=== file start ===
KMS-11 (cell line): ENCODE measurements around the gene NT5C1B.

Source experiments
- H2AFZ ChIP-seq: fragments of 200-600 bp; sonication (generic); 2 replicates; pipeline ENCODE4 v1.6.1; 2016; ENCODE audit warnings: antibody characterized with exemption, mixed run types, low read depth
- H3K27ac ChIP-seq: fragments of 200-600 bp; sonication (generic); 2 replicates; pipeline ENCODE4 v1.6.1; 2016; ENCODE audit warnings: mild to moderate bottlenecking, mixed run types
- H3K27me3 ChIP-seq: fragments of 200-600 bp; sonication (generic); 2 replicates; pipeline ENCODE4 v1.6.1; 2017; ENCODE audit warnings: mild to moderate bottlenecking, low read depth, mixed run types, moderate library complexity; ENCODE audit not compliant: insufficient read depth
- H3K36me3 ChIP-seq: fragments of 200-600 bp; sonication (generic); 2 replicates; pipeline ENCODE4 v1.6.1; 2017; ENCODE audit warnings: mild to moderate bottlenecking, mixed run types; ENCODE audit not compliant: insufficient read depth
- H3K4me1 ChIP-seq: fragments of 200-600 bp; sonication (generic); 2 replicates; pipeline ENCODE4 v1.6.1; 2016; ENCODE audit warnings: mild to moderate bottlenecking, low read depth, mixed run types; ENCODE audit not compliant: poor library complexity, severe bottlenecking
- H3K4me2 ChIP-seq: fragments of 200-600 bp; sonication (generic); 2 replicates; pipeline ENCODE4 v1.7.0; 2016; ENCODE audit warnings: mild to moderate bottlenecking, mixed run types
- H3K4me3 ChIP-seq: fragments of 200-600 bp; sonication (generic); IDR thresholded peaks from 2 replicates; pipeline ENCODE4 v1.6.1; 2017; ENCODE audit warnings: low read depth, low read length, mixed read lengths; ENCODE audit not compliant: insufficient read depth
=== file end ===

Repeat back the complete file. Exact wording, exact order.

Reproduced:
KMS-11 (cell line): ENCODE measurements around the gene NT5C1B.

Source experiments
- H2AFZ ChIP-seq: fragments of 200-600 bp; sonication (generic); 2 replicates; pipeline ENCODE4 v1.6.1; 2016; ENCODE audit warnings: antibody characterized with exemption, mixed run types, low read depth
- H3K27ac ChIP-seq: fragments of 200-600 bp; sonication (generic); 2 replicates; pipeline ENCODE4 v1.6.1; 2016; ENCODE audit warnings: mild to moderate bottlenecking, mixed run types
- H3K27me3 ChIP-seq: fragments of 200-600 bp; sonication (generic); 2 replicates; pipeline ENCODE4 v1.6.1; 2017; ENCODE audit warnings: mild to moderate bottlenecking, low read depth, mixed run types, moderate library complexity; ENCODE audit not compliant: insufficient read depth
- H3K36me3 ChIP-seq: fragments of 200-600 bp; sonication (generic); 2 replicates; pipeline ENCODE4 v1.6.1; 2017; ENCODE audit warnings: mild to moderate bottlenecking, mixed run types; ENCODE audit not compliant: insufficient read depth
- H3K4me1 ChIP-seq: fragments of 200-600 bp; sonication (generic); 2 replicates; pipeline ENCODE4 v1.6.1; 2016; ENCODE audit warnings: mild to moderate bottlenecking, low read depth, mixed run types; ENCODE audit not compliant: poor library complexity, severe bottlenecking
- H3K4me2 ChIP-seq: fragments of 200-600 bp; sonication (generic); 2 replicates; pipeline ENCODE4 v1.7.0; 2016; ENCODE audit warnings: mild to moderate bottlenecking, mixed run types
- H3K4me3 ChIP-seq: fragments of 200-600 bp; sonication (generic); IDR thresholded peaks from 2 replicates; pipeline ENCODE4 v1.6.1; 2017; ENCODE audit warnings: low read depth, low read length, mixed read lengths; ENCODE audit not compliant: insufficient read depth